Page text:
Reformulation work was complemented by the FSA's public awareness campaign that aimed to: improve consumers’ knowledge of the link between salt and health; increase consumers’ demand for lower-salt products; and educate them on what they can do to reduce their salt intakes and how to make lower-salt choices. The campaign was conducted in four phases: in September 2004, October 2005, March 2007 and October 2009. The campaign involved television, radio, press and poster advertisements; leaflets and other materials for consumers; experiential activity at supermarkets (interactive activity involving quizzes, provision of information and product tasting); digital advertising; and information published on the FSA's websites.

Phase 1 of the campaign featured ‘Sid the Slug’ and aimed to increase public awareness of the risks of high salt consumption. Phase 2, ‘Talking Food’, emphasised the 6 g/d salt target and encouraged consumers to ‘check the label’ for the salt content of individual foods. Phase 3, the ‘Full of It’ campaign, focused on informing consumers that 75 % of the salt they consume is already in the everyday foods they purchase; therefore, they should check the labels and choose options lower in salt. Phase 4 reinforced messages from the previous campaign phases and also highlighted foods with ‘hidden’ salt and offered practical solutions for reducing salt intake.

The public awareness campaign's main target group comprised women aged 25–65 years in social demographic groups C1, C2 and D, as women in the household are considered to be the main gatekeepers when it comes to food and health. However, all adults were exposed to the campaign messages. During the second and third phases of the campaign, some food companies and some NGO carried out work to help disseminate the campaign messages to hard-to-reach groups. This included, for example, educational and practical programmes such as cooking classes, tasting sessions and grocery shop tours. The target groups for the initiatives included black and minority ethnic groups, inner-city communities, young parents, Hindu and Sikh populations and housing association staff and residents (more information on some of these projects can be found at http://www.food.gov.uk/news/newsarchive/2008/jun/saltpart).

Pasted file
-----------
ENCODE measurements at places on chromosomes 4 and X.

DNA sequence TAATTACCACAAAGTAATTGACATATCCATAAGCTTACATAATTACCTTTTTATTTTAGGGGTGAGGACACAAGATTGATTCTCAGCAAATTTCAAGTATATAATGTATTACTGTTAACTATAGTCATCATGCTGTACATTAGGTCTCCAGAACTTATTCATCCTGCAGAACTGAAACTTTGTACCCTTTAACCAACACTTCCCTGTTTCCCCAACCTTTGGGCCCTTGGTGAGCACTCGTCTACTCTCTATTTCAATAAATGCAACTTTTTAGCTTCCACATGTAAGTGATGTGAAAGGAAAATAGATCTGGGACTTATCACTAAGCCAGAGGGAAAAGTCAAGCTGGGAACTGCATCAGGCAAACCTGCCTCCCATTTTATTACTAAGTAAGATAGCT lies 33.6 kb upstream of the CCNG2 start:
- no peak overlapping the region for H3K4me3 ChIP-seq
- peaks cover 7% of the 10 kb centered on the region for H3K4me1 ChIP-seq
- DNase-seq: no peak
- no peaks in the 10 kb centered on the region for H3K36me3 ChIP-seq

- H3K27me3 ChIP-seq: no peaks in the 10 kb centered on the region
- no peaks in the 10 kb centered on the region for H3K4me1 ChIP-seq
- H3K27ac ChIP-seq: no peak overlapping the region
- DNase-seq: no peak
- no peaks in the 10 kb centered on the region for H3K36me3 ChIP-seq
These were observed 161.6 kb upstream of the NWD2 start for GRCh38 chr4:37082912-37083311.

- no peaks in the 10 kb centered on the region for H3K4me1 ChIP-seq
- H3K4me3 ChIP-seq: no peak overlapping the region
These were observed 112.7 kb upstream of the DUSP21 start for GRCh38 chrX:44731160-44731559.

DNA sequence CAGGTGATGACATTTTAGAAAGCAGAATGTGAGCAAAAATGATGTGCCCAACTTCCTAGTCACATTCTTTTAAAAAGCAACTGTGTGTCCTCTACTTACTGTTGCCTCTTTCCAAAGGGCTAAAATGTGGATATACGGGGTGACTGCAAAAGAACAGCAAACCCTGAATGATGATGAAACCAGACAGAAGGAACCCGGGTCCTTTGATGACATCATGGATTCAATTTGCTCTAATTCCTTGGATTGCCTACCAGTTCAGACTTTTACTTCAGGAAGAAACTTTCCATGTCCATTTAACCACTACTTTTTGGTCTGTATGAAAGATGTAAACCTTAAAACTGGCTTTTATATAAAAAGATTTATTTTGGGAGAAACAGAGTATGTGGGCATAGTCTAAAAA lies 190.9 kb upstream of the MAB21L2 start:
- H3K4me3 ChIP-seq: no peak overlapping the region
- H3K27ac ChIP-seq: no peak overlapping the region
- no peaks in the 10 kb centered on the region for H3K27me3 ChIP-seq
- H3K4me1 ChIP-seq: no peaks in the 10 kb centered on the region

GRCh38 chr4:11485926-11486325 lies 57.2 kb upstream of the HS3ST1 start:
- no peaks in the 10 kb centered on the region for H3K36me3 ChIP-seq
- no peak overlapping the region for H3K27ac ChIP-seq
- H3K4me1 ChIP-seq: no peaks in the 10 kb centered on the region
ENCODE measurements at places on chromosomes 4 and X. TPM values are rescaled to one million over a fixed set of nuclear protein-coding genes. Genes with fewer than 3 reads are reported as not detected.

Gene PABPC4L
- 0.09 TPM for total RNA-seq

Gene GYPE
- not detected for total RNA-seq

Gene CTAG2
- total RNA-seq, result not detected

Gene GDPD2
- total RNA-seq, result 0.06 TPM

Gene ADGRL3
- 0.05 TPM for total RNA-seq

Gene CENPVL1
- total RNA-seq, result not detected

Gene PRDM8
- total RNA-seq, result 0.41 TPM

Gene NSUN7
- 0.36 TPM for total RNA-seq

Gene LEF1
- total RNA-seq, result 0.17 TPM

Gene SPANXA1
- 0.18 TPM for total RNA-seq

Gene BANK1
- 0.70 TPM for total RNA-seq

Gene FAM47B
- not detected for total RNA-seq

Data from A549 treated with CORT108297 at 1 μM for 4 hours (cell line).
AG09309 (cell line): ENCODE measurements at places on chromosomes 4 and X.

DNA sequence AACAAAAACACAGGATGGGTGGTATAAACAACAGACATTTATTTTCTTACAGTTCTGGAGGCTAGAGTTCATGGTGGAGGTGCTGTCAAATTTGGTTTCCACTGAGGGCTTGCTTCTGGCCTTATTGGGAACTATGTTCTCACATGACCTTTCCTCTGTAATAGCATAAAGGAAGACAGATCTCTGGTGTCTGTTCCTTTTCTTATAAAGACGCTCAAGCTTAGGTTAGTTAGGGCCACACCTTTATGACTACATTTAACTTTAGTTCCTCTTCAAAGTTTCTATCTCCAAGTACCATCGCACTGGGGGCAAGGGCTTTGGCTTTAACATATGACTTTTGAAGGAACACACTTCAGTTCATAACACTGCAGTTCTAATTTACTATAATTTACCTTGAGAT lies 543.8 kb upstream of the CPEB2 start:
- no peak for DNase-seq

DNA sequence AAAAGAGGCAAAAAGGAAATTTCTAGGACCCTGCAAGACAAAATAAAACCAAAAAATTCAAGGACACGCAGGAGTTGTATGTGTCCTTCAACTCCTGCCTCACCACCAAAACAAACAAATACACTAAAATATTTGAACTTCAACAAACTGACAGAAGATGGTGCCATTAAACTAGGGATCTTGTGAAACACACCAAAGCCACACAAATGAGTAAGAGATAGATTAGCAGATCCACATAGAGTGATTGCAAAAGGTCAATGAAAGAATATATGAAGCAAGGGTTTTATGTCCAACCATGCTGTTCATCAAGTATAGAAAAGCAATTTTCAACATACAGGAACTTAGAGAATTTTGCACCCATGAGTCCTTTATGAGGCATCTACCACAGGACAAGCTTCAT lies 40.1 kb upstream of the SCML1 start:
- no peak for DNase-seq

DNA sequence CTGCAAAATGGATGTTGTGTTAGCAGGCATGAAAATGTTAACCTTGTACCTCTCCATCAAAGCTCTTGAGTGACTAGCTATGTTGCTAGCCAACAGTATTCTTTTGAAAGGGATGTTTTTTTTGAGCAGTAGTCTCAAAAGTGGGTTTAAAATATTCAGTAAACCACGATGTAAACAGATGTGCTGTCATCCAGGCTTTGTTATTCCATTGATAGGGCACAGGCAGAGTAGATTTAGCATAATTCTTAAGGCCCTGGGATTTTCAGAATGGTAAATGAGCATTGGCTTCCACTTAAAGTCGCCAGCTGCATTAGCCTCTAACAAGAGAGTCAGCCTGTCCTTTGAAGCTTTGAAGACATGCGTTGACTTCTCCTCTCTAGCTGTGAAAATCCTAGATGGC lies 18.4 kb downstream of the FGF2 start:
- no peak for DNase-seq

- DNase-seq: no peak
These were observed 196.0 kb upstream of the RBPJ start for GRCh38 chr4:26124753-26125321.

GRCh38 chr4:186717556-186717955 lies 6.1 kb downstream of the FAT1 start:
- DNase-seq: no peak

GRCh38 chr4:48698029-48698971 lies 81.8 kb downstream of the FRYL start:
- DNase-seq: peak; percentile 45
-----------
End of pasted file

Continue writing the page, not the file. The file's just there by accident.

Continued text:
Other Food Standards Agency work that may have contributed to reducing UK salt intakes

As well as working with retail and manufacturing organisations to reduce the levels of salt in food, the FSA also had a specific programme of work in association with the catering sector. A flexible framework was devised to highlight the four areas in which those providing food eaten away from home could take action. This approach had some considerable success, with forty-five companies across several key areas within the catering sector (suppliers to the catering sector, quick-service restaurants, workplace caterers, pub and high-street restaurant chains and coffee and sandwich shops) committing to take action to provide healthier food when people eat away from home. This included taking action to procure foods with lower levels of salt, reviewing kitchen practices and menu planning and considering the information available to customers to help them make informed choices. Although the catering sector was not a priority at the beginning of the salt reduction programme and, as a result, was not as far advanced as other parts of the UK food industry, some companies engaged themselves with the salt reduction programme for a number of years and made good progress with their salt reduction initiatives. In addition, a programme of engagement with small- and medium-sized, often independent outlets was also taken forward.

As well as providing information and advice to consumers through the specific public awareness work on salt referred to earlier, the FSA's ‘eatwell’ website provided online information about why it is important to cut down on salt and how much salt we should have in a day; it highlighted those foods that are key sources of salt in the diet, provided guidance on how to check food labels for the level of salt contained in a food item and included a section giving consumers tips for reducing their salt intake. Activity also focused on guidance on the procurement of food served in public sector institutions, including the procurement, cooking and serving of foods to reduce salt intake, and this added to the demand for industry to produce lower-salt alternatives. Other FSA initiatives, such as those with football and rugby clubs (‘Something to Chew On’ and ‘Kick and Cook’) and with social networks (e.g. blink), also contributed to the salt reduction programme by including messages and suggested actions to help young people choose, cook and eat safe and healthy food, including those foods lower in salt.

Overall effectiveness of the Food Standards Agency's salt reduction programme